Scoop is a great place to start.

    3. tgodin

      Dan Pink devotes a whole chapter to improvisation in his latest book “To Sell is Human.” Your comment made me think back to that. He quotes the “three essential rules of improvisational theater”: (1) Hear Offers, (2) Say “Yes”, and (3) Make your partner look good.

  4. Richard

    Wow, Dick is a gifted leader/innovator and communicator. No surprise, as there are similar traits in the comic and and the innovator and sImilar traits in the actor and the CEO.

  5. William Mougayar

    Best part was his pre-speech tweet & pic:Commencement @umich My view

  6. pointsnfigures

    I took a short class in improv via Was about being in the moment. If you take a yoga class, they tell you the same thing. Interesting to think about since in this day and age electronically we are in several moments at once, or trying to think three steps ahead.I think he was doing a little improv during the speech!

  7. jason wright

    why do we tend to the opposite of Dick’s convictions on how to live life?

  8. jason wright

    he chose to mirror the mainstream media’s mantra of Syria, Iran, and North Korea.

  9. romeee

    Love improvisation

  10. jimmystone

    Really great stuff.

  11. howardlindzon

    most excellent.

  12. Patrick Campi

    That was awesome. Thanks for putting light on it!

  13. howardlindzon

    i gave that speech to max last night. he was indifferent.

    1. fredwilson


    2. Aaron Klein


  14. ShanaC

    Things I still regret – never trying out for the U of C’s improve group – I was asked to…

  15. Andrew Dumas

    Great video, thanks for sharing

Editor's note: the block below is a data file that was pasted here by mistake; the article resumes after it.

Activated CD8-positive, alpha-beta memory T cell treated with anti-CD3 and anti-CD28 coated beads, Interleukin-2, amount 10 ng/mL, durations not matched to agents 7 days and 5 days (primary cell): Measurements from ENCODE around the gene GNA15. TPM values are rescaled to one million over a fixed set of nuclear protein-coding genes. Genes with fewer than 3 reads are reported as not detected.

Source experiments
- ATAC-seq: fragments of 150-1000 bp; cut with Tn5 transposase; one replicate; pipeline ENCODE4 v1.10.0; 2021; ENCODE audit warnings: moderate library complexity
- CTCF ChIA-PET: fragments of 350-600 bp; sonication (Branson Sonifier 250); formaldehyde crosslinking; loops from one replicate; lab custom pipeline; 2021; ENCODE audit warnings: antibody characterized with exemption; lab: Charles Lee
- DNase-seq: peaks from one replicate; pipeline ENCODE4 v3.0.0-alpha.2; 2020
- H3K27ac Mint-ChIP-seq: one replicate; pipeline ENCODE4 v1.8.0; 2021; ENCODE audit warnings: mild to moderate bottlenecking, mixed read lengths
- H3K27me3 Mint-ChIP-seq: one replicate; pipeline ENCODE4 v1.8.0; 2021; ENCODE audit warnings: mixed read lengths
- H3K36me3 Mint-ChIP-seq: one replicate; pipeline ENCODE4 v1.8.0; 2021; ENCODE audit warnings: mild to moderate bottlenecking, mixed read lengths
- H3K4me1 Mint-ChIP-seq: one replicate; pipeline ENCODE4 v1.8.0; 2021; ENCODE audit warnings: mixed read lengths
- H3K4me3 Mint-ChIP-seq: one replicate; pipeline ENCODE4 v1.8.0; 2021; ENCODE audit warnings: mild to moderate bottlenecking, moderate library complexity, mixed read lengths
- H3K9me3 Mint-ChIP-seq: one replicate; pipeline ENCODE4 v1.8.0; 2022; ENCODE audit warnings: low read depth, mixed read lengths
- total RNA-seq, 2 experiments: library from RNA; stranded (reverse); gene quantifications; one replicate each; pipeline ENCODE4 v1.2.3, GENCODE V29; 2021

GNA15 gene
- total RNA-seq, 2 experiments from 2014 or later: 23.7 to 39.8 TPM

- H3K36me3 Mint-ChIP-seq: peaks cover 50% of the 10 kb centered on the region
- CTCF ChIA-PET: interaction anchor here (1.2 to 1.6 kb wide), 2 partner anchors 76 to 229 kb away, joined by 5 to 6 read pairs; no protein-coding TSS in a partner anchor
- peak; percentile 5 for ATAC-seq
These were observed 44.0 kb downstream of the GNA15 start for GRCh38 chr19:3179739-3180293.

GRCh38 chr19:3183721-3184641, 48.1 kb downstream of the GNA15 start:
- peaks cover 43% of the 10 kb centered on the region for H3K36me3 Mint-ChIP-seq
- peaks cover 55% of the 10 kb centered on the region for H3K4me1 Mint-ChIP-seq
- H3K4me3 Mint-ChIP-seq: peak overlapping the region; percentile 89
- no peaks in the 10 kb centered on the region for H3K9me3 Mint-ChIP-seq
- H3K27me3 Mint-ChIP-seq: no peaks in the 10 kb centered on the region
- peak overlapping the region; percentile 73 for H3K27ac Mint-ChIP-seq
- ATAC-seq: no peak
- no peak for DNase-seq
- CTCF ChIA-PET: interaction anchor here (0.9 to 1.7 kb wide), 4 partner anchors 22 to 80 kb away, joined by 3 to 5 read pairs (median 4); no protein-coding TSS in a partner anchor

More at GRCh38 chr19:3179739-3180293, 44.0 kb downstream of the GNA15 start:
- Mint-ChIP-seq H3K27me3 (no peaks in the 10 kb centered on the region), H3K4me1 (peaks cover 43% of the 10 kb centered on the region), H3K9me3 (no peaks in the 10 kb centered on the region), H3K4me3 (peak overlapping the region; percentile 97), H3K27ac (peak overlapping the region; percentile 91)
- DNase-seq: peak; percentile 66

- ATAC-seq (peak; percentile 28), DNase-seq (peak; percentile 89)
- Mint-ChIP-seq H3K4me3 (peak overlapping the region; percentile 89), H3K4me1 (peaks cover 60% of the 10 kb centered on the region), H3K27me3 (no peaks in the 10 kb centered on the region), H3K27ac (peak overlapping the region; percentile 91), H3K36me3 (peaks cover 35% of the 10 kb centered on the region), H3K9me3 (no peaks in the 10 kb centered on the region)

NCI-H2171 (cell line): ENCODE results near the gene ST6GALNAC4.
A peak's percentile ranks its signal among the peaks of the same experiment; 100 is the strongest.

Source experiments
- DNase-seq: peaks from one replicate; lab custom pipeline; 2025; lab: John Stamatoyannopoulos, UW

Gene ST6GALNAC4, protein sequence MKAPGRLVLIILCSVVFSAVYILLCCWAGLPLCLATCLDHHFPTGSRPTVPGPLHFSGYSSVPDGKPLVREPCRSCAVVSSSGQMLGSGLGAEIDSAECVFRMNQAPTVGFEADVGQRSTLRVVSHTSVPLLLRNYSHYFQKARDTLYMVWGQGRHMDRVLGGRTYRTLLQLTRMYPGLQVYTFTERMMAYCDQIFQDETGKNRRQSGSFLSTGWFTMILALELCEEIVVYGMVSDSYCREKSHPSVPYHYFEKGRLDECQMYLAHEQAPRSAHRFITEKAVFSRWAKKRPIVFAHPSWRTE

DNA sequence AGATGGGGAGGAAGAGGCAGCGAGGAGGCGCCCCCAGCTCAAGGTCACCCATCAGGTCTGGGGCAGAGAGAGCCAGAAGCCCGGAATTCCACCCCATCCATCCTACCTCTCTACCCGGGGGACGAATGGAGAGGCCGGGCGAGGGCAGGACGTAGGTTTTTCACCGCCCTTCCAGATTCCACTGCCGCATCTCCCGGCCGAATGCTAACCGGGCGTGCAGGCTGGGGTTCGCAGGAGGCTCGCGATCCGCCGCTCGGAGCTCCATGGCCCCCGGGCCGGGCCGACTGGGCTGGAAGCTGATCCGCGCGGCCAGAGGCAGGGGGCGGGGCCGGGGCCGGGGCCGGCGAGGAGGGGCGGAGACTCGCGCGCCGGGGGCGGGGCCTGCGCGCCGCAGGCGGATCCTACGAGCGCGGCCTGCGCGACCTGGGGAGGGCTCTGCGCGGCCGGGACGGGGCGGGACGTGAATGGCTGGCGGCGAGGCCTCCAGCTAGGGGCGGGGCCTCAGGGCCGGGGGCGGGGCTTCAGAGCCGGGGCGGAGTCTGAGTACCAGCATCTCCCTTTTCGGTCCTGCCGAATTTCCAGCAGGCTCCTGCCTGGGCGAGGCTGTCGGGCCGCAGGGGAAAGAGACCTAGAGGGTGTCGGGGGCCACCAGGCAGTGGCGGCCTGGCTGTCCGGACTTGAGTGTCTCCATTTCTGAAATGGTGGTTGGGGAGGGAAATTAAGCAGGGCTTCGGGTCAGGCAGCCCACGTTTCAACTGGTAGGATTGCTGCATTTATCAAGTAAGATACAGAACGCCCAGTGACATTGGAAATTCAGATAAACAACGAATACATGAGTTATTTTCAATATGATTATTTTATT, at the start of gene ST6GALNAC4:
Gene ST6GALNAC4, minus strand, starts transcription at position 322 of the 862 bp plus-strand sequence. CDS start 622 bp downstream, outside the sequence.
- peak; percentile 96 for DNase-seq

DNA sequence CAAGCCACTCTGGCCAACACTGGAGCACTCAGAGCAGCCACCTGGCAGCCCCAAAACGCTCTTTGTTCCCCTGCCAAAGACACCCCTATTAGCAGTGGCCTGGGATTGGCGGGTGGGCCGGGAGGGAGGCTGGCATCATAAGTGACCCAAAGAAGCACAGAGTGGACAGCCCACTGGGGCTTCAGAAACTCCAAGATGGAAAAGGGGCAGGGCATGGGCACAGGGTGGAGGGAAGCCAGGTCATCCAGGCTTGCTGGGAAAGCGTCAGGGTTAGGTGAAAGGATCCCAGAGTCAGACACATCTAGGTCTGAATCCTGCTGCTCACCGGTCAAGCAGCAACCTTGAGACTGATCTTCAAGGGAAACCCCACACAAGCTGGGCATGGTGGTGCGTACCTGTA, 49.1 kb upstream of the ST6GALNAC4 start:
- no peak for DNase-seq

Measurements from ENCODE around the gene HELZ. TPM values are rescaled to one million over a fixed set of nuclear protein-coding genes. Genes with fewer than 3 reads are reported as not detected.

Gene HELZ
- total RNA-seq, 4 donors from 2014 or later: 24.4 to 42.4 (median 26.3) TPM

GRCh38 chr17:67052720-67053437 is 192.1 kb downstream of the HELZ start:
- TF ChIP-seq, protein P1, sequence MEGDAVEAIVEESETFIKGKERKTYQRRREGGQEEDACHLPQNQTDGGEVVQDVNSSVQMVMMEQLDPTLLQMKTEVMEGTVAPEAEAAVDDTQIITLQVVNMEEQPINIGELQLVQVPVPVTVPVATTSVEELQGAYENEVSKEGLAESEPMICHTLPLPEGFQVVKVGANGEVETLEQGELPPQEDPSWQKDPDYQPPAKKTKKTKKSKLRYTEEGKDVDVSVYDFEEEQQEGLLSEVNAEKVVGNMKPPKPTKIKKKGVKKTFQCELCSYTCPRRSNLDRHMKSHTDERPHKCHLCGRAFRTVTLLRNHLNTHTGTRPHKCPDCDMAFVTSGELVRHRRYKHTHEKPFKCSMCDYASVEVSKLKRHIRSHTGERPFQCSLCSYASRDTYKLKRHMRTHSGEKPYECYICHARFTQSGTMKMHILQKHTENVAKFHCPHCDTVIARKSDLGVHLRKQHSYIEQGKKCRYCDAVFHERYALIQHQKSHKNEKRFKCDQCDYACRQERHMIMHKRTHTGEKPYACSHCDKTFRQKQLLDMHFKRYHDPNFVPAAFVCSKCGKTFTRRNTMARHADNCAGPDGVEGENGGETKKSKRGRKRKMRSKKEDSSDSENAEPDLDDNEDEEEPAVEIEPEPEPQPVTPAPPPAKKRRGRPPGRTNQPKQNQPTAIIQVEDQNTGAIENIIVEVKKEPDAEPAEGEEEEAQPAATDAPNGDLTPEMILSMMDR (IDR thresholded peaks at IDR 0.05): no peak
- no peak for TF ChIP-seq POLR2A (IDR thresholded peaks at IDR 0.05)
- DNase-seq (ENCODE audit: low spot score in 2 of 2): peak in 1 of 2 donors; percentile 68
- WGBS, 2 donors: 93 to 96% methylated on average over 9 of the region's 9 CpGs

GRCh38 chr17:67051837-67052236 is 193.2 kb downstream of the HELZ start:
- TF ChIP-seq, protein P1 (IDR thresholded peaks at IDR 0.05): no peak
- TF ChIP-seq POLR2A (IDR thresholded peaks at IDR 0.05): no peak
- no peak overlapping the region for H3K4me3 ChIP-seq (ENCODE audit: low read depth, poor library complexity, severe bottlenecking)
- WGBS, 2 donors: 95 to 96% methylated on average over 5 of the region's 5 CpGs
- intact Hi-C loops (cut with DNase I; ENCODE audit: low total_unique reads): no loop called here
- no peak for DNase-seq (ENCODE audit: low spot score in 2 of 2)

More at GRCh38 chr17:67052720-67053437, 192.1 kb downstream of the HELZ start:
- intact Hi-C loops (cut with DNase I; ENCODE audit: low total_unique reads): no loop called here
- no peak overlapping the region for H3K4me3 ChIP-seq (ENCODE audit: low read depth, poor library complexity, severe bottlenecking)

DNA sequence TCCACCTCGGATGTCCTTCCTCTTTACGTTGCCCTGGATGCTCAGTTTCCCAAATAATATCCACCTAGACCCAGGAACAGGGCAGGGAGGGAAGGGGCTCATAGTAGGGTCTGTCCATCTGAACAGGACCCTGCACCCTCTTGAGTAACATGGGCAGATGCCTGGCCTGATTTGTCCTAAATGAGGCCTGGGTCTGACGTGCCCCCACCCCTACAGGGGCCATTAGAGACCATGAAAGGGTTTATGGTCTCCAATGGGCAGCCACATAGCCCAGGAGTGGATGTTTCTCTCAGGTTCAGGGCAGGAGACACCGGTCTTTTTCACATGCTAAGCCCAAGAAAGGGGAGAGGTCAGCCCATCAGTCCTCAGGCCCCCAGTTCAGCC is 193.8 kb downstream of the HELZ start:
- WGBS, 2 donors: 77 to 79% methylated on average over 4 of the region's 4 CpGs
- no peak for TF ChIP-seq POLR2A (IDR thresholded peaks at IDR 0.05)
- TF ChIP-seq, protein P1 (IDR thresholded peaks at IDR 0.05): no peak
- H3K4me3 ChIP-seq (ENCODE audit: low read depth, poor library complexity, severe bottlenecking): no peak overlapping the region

16. Rohan

    This was really nice, Fred. Thanks a lot – I loved both your videos this weekend.My favorite part was Twitter being down when Medvedev was in the office! I’ve always wondered why all my IT disasters happen right when I’m about to do a Real Leader interview or during an interview… haha. And coincidentally, i just bought an improv book as I’ve been hearing nice things about it from many sources.Some cliff notes from the chat with Arrington yesterday in case it helps..A few of the things I remember- Great companies, more often than not, start outas hobbies done on weekends. You don’t sit together and say “let’s think of agreat idea and build a company”.. – Founders are often a little crazy.. crazy enoughto believe they know what’s right and to go with their gut- The best founders listen to their investors butdon’t take orders- The best pitches are when you are deep in dialogwith your audience and when you do a demo of your product right upfront- Best practice – Hook your audience in and engagein a conversation by substantiating it- A common theme is to focus on build a greatproduct first and then worry about building a business (twitter, facebook,google, etc.)–This video deserves a blog post. Hopefully tomorrow.